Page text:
“Brass” is the story of a mother and her daughter, two women who struggle to survive and whose life paths have been so similar that they could very well be one. Elsie works at the Betsy Ross Diner in a dying New England mill town. When Bashkim, a married line cook, pays her the compliment that she is beautiful, Elsie envisions a future with him. As life deals her one blow after another, Elsie realizes that Bashkim will never divorce his wife and that she must raise their daughter Luljeta alone. Luljeta grows up thinking her father deserted her mother and is now dead. She plans to further her education and leave their small town life. However, she will also become pregnant and have to face the possibility of life as a single mother. The novel moves through her story until she learns and accepts the truth about Bashkim and about herself and her mother’s relationship.
Xhenet Aliu chooses a unique way to narrate this novel. Chapters alternate between Elsie and Luljeta’s stories. Written in the first person, Elsie’s chapters seem intimate and the developments immediate. Luljeta’s portions of the novel, spoken by an unknown actor, detail her story as if she were having it reviewed for her. The narrator reminds Luljeta of both the good and the bad events in her life and the part she played in those situations. The secondary characters are also interesting, but none of the characters in “Brass” are especially likeable or despicable. They are individuals who struggle to survive and move forward.
The desperation the characters feel; the hope with which Elsie and Luljeta view the future; and their love for one another may affect you. While you may internalize the women’s desperation and not want to keep reading, you also internalize their hope and that emotional response will compel you to continue. This, too, demonstrates the power of Xhenet Aliu’s writing. This is a fine novel, but not one that is an easy read or about entertaining subject matter.
I think every state in the U.S. has at least one city like Waterbury that human voices expel in a whisper, head hung low, in an attempt to downplay its sad reputation. In fact, the city just landed one of the top 50 spots in an article highlighting the top worst cities in the U.S. The article’s Waterbury description is below.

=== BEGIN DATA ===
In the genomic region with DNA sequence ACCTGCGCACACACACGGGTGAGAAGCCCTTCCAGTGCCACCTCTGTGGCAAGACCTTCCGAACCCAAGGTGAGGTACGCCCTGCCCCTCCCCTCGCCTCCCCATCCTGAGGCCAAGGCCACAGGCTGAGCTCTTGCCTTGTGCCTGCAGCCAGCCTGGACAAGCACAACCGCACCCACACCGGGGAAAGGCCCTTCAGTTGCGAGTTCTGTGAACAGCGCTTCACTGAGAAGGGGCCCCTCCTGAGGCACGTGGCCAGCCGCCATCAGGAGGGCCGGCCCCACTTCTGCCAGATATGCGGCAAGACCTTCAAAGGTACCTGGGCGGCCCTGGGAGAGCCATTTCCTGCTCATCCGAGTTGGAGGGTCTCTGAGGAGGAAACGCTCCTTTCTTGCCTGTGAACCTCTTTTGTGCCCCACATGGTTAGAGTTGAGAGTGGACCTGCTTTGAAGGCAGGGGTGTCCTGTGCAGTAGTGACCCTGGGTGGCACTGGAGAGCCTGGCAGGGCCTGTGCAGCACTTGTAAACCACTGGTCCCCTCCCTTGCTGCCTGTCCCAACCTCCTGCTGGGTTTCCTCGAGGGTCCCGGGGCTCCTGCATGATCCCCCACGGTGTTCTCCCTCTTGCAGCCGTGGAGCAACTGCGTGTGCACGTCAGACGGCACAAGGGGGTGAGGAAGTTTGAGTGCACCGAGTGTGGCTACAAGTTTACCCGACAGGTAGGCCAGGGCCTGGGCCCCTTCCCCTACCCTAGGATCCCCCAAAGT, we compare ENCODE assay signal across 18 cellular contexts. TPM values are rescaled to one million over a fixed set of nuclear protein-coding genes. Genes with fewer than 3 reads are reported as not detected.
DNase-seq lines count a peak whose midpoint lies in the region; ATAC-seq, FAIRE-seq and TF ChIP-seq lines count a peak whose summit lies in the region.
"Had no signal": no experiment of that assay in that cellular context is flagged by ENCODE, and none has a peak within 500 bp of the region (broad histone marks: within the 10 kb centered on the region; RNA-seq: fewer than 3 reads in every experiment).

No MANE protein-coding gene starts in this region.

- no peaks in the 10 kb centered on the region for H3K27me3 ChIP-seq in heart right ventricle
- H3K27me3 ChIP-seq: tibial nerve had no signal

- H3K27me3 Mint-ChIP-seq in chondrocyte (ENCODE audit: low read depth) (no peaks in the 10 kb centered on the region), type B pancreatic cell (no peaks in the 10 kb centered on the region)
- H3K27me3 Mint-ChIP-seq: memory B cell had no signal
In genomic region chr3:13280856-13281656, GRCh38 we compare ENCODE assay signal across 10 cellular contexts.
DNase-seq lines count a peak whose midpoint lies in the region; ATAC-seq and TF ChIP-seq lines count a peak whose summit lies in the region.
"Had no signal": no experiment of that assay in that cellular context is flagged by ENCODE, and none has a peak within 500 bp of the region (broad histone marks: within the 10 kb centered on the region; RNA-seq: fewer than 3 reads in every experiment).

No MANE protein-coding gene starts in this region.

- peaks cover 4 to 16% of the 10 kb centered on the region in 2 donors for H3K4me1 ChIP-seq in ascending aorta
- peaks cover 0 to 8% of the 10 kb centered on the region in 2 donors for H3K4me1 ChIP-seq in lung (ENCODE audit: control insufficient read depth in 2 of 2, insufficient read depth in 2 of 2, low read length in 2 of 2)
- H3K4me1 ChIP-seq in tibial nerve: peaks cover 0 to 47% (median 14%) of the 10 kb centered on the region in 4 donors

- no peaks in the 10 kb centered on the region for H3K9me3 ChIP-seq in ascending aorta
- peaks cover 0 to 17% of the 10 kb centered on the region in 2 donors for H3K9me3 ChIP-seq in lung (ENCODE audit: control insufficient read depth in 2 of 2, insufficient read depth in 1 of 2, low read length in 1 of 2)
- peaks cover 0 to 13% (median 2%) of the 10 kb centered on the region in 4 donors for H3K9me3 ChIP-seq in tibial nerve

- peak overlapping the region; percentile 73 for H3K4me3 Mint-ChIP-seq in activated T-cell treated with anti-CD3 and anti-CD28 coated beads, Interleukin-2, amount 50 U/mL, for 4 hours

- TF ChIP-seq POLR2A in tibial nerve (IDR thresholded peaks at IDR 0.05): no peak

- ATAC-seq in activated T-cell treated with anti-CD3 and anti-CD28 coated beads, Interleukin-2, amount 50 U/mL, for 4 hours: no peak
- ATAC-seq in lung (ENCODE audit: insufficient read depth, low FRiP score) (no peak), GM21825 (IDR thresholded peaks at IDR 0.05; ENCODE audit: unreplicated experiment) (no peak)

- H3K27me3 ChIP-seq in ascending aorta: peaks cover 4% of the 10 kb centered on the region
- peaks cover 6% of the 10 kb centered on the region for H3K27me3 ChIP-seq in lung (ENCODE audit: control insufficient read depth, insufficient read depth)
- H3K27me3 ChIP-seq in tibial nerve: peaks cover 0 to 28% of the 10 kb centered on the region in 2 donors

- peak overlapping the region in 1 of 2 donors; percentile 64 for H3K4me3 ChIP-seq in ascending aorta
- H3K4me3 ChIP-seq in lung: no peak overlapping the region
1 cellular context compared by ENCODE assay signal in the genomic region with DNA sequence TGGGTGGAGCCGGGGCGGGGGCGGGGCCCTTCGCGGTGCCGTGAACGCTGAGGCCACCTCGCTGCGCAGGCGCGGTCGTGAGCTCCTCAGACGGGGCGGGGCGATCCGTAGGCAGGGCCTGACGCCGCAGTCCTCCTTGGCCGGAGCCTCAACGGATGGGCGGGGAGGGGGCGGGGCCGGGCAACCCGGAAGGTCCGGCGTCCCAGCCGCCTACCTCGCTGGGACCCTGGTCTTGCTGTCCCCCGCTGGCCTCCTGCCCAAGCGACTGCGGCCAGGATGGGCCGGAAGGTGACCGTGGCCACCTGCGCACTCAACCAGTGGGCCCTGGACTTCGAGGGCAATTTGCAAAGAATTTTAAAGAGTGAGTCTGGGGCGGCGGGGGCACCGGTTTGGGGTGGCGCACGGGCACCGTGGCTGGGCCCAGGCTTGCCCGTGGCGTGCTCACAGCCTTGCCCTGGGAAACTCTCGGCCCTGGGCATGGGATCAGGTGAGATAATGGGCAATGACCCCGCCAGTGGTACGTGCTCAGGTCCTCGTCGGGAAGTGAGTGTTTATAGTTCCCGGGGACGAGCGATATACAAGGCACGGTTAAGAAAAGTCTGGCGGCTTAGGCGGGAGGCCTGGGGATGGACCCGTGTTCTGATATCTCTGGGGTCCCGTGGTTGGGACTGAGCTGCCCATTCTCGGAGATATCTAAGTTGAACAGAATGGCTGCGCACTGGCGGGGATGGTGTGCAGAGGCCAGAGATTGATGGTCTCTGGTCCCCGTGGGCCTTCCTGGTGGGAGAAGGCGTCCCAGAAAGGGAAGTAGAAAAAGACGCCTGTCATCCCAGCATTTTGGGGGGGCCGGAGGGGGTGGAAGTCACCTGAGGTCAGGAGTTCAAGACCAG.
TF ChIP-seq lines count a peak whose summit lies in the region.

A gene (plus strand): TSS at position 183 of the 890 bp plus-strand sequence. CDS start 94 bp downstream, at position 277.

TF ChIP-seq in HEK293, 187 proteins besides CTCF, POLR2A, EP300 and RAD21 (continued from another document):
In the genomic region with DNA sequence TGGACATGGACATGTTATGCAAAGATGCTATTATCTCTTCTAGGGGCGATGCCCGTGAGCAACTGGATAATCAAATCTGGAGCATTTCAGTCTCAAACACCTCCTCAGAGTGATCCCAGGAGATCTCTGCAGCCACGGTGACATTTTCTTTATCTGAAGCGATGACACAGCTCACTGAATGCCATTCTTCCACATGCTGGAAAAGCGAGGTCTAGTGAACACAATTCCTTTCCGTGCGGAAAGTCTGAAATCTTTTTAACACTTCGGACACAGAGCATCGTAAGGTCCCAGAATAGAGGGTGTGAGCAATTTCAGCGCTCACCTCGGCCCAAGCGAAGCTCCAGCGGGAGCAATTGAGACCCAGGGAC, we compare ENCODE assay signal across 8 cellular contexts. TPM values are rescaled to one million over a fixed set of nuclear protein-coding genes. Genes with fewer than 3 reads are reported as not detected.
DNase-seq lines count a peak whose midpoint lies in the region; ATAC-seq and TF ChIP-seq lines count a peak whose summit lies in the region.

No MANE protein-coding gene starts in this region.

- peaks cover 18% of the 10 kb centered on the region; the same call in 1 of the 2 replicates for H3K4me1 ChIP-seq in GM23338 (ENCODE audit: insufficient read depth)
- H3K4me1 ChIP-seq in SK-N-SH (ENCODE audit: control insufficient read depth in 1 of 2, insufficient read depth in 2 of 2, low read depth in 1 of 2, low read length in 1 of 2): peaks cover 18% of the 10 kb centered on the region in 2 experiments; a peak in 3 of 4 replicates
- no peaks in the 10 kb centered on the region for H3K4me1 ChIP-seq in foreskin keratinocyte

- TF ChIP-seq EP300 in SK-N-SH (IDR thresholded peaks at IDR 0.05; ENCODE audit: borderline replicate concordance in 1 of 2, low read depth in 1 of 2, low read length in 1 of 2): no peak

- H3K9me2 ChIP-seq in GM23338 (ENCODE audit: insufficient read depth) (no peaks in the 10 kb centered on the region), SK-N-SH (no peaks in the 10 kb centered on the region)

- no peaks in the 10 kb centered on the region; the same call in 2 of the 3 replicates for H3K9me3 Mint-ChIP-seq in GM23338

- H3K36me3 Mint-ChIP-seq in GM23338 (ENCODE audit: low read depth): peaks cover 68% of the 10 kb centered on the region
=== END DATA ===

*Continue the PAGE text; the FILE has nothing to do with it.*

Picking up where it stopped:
“The typical Waterbury household earns only $37,877 a year, about $33,500 less than the median income across Connecticut as a whole. Goods and services are about 17% more expensive in the Waterbury area than they are nationwide, and when accounting for the high cost of living, the median household income in the city is only worth about $32,512. Homeowners in the area face the additional financial burden of a high tax rate. Typical homeowners pay about 3.7% of their home’s value in property taxes each year, the fifth highest share of any U.S. city and more than three times the 1.2% median property tax rate nationwide.
Pervasive joblessness underscores the area's poor economic conditions. Some 9.3% of the city’s workforce is unemployed, well above the 5.3% U.S. unemployment rate.”
Waterbury is the perfect setting for Brass not only because it grounds the story in a painful place of reality, it depicts the theme of the story through powerful metaphor. As much as the main characters dream of escape, their Waterbury World represses their true potentials. Anyone who has ever dreamed big dreams in a town restrained from economical lack knows all too well of the ominous world the author paints. That said, it is a rare occurrence when an author can portray a mural of the downtrodden and execute it with a spiritual force and eloquence that remains with the reader long after the final page of the book is read.
The parallel narratives of the mother and illegitimate child, who is now a 17-year-old freedom seeker, is pure genius. The juxtaposition between the two women is a fascinating journey into the psychology of human behavior and a dive into the human heart. The author fuses character and plot seamlessly, and the journey is a delightful ride that feels like wide open space on a sweet Sunday afternoon car ride.
Although the author Xhenet Aliu has a penchant for weighty sentences, she is a master wordsmith and proves that short sentences aren’t always best to convey the point. I highly recommend Brass.
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Waterbury, Connecticut is the place to go for immigrants, the Brass Manufacturing Capital of the...Read more